Negus (Negeuce, Negoose) (Ge'ez: ንጉሥ, nəgueś [nɨgueɬ]; cf. Tigrinya: ነጋሲ negus [negus]) is a title in the Ethiopian Semitic languages.[1] It denotes a monarch,[2] such as the Negus Bahri (king of the sea) of the Medri Bahri kingdom in pre-1890 Eritrea, and the Negus in pre-1974 Ethiopia. The negus is referred to as Al-Najashi (النجاشي) in the Islamic tradition.

Royal seal of Emperor Tewodros II (ንጉሥ)


Negus is a noun derived from the Ethiopian Semitic root ngś (nägäsä), meaning "to reign". The title has subsequently been used to translate the word "king" or "emperor" in Biblical and other literature. In more recent times, it was used as an honorific title bestowed on governors of the most important provinces (kingdoms): Gojjam, Begemder, Wollo, Tigray, the seaward kingdom (Bahre Negash "King of the Sea"), and later Shewa.[3][4]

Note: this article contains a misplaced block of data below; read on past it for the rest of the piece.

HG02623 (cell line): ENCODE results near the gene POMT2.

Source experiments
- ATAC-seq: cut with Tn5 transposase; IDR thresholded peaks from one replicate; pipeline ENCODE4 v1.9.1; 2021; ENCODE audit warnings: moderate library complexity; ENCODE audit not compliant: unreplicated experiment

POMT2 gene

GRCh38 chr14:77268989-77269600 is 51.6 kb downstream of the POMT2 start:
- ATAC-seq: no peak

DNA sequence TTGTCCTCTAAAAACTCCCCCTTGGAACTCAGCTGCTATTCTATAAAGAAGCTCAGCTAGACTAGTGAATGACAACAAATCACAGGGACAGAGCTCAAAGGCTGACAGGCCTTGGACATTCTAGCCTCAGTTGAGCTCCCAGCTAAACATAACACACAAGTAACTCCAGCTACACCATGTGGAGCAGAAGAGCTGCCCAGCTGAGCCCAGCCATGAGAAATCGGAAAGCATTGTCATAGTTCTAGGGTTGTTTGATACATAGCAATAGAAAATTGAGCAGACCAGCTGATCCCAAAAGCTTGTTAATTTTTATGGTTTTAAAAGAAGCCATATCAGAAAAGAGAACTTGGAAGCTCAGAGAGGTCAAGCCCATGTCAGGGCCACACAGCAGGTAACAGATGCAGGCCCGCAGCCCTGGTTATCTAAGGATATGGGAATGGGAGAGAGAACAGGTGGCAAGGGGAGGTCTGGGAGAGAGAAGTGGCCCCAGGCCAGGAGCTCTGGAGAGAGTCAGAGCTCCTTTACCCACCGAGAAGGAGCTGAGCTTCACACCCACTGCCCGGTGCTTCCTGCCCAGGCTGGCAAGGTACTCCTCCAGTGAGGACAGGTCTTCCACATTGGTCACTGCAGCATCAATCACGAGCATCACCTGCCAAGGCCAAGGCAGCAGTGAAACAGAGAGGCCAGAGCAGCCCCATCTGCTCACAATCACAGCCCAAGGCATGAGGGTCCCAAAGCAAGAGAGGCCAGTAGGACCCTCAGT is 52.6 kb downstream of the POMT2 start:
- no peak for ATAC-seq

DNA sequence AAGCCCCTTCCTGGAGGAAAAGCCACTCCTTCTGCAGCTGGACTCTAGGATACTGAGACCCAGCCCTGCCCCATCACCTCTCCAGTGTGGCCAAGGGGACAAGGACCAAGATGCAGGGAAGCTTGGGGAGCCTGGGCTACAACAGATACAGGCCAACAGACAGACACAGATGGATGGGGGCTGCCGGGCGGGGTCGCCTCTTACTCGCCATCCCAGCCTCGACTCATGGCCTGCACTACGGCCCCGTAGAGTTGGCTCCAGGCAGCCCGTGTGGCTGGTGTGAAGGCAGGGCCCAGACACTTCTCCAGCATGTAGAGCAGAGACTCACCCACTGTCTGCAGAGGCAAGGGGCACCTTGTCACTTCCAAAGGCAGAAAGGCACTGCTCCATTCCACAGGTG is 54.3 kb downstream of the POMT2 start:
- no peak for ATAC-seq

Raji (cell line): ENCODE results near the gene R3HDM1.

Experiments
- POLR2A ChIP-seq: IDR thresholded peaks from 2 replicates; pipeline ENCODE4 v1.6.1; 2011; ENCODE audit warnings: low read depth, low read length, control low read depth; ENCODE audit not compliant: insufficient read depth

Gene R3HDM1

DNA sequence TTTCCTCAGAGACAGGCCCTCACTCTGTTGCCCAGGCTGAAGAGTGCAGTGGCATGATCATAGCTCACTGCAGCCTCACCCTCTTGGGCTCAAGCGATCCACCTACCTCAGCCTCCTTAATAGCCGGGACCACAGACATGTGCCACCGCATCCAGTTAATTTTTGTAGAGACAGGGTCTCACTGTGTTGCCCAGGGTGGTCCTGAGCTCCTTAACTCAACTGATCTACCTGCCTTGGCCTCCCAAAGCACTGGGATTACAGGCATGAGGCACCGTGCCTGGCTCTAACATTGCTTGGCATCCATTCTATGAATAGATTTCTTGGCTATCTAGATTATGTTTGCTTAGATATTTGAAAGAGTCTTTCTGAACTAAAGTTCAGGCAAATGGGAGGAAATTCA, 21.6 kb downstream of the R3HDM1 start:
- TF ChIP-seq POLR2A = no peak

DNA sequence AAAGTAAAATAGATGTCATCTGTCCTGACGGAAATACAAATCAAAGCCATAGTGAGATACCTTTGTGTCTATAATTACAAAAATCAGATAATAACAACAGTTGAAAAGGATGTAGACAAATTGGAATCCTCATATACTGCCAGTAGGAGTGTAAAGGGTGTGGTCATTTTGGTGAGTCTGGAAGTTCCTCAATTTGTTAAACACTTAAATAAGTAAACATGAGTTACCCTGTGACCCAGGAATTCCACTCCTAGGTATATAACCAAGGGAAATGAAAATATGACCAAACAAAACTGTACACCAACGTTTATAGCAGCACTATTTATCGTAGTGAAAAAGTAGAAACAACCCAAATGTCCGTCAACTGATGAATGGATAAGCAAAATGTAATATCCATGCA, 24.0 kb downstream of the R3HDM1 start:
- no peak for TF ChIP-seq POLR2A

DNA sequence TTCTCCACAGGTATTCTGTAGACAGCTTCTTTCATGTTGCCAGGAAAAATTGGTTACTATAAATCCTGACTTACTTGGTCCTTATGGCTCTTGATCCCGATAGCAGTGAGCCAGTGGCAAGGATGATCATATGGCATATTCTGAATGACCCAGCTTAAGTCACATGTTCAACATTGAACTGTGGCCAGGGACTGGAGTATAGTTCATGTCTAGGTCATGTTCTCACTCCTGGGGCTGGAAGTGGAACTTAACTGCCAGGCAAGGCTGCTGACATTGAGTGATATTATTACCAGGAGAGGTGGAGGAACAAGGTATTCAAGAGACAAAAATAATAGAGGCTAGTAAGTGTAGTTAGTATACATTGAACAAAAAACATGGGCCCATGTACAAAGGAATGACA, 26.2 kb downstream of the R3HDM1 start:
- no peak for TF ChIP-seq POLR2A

See alsoEdit


  1. ^ Haile Selassie, Western Education, and Political Revolution in Ethiopia. Cambria Press. ISBN 9781621969143.
  2. ^ Negus. Amharic nəgus, from Geez nĕgūša nagašt (neguece neguest) king of kings. First Known Use: 1594 Merriam Webster dictionary
  3. ^ Mussie Tesfagiorgis G. Ph.D. (29 October 2010). Eritrea. ABC-CLIO. pp. 34–35. ISBN 978-1-59884-232-6.
  4. ^ Alemseged Abbay (1998). Identity Jilted, Or, Re-imagining Identity?: The Divergent Paths of the Eritrean and Tigrayan Nationalist Struggles. The Red Sea Press. p. 202. ISBN 978-1-56902-072-2.